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U.S. security investigators have asked Tesla for an answer to the question of not remembering the autopilot software.

U.S. security investigators want to know why Tesla updated its autopilot software to better identify parked emergency vehicles, leading to a dispute between automakers and regulators.

In a letter to Tesla, the National Highway Traffic Safety Administration told the electric car maker on Tuesday that it should recall vehicles if more updates from the Internet were related to a security flaw.

In a letter to Tesla Director Eddie Gates, the agency said:

The agency has also ordered Tesla to provide information about its “complete self-driving” software, which is being tested on public roads with some owners.

The latest collision is another sign of growing tensions between Tesla and the agency that controls vehicle safety and a partially automated driving system.

In August, the agency launched an investigation into Tesla’s autopilot after warning lights flashed and stopped on highways following reports of collisions with emergency vehicles. The software can keep cars in their lanes and keep a safe distance from vehicles in front of them.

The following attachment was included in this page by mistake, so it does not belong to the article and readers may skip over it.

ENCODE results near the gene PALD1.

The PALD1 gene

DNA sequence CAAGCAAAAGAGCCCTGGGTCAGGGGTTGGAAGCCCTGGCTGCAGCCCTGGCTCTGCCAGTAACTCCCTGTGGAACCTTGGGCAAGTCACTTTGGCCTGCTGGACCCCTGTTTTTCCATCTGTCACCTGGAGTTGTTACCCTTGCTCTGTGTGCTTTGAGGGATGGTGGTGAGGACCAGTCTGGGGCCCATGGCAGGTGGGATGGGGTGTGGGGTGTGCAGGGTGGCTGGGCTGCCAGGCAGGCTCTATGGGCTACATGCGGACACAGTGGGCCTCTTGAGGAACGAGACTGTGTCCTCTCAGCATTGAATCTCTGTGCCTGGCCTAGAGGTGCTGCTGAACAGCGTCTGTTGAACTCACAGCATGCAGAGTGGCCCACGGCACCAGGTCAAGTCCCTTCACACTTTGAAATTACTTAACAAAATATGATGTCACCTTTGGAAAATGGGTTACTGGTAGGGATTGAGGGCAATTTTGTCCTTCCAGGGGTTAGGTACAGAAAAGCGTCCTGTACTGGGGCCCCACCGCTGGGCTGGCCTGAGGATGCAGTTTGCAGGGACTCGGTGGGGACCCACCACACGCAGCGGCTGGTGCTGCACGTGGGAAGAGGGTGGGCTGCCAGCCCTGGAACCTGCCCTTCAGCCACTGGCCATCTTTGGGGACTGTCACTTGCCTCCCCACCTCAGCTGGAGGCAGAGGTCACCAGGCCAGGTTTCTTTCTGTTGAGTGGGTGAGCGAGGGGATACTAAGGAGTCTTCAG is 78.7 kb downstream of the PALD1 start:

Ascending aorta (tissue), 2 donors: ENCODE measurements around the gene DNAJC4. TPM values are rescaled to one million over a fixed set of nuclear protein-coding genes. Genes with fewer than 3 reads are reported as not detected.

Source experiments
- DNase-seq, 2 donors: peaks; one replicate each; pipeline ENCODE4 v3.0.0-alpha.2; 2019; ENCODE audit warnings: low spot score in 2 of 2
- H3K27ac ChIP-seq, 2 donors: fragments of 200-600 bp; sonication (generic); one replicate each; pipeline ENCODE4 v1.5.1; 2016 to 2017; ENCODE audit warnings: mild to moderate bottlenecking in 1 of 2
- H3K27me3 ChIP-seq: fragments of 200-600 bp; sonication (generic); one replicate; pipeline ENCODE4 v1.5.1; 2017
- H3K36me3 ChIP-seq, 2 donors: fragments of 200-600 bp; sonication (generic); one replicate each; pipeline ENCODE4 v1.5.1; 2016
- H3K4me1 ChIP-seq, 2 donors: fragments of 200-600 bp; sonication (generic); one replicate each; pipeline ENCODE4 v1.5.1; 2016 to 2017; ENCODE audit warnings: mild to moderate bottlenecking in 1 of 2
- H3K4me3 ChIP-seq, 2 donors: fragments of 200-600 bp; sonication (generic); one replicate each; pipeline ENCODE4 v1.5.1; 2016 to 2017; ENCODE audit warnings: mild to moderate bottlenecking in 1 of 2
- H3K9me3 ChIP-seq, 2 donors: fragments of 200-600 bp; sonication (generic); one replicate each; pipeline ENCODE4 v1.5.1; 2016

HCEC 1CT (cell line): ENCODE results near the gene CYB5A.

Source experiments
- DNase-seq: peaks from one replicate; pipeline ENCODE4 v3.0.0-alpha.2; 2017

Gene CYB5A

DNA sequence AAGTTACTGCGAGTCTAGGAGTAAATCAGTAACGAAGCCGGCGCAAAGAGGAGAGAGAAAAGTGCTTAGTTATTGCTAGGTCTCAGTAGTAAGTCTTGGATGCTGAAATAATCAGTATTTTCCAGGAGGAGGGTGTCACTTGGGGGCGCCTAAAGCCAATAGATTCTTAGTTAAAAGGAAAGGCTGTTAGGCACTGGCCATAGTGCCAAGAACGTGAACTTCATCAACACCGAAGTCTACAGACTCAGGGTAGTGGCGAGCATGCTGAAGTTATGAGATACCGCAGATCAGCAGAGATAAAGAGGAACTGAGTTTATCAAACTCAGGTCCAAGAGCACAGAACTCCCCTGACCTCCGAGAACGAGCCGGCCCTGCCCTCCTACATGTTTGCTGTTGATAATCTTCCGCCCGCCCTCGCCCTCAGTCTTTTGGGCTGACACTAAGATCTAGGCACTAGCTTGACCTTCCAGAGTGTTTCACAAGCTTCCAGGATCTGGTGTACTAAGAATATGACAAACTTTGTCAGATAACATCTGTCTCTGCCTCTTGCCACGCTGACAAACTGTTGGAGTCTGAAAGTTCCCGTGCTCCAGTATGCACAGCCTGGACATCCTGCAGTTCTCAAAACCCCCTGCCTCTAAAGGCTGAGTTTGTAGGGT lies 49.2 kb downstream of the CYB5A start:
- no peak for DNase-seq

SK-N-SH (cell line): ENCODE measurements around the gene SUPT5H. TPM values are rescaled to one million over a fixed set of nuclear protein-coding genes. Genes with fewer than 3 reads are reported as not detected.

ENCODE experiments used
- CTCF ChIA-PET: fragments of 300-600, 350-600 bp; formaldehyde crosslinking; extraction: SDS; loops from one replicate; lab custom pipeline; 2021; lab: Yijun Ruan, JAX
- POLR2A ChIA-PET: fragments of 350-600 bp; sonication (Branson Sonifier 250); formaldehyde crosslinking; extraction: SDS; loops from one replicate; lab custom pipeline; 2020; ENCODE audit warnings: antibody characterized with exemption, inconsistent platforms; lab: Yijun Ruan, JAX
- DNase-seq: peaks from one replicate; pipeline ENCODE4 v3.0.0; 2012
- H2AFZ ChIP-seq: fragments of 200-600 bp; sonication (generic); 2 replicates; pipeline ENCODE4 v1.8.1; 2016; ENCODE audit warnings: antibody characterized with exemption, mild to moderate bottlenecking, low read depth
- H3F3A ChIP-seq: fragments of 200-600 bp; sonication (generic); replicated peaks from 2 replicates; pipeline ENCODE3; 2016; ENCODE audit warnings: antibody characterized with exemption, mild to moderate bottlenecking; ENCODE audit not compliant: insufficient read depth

The messages were released early Wednesday for comment to Tesla.

The NHTSA launched a formal investigation into the autopilot after a series of collisions with parked emergency vehicles. The investigation includes 765,000 vehicles, almost everything Tesla has sold in the United States since the start of the 2014 model year. Of the dozens of accidents that are part of the investigation, 17 were injured and one died.

According to the agency, Tesla updated more software than the Internet in late September to improve the detection of emergency vehicle lights in low light conditions. The agency says Tesla is aware that it is urging federal lawmakers to find out if there are safety flaws in the vehicles.

The agency asked for information about Tesla’s “Emergency Light Detection Update” which was sent to specific vehicles with the stated purpose of detecting emergency vehicle lights in low light conditions and then issuing driver alerts and vehicle. The autopilot is busy responding to detection with changes in speed.

The letter asks for a list of events that encourage software updates, as well as which vehicles have been shipped and whether these measures extend to Tesla’s entire fleet.

It also asks the Palo Alto, California, company if it intends to file recall documents. “If not, please provide Tesla’s technical and / or legal grounds for refusing to do so,” the agency asks.

Philip Kopman, a professor of electrical and computer engineering at Carnegie Mellon University, said the NHTSA clearly wanted Tesla recalled. “They’re giving Tesla a chance to bring down the hammer,” said Copeman, who studies automotive safety.

When automakers find a safety flaw, they must notify NHTSA within five working days, and they must be reminded. The NHTSA monitors reminders to make sure they cover all affected vehicles.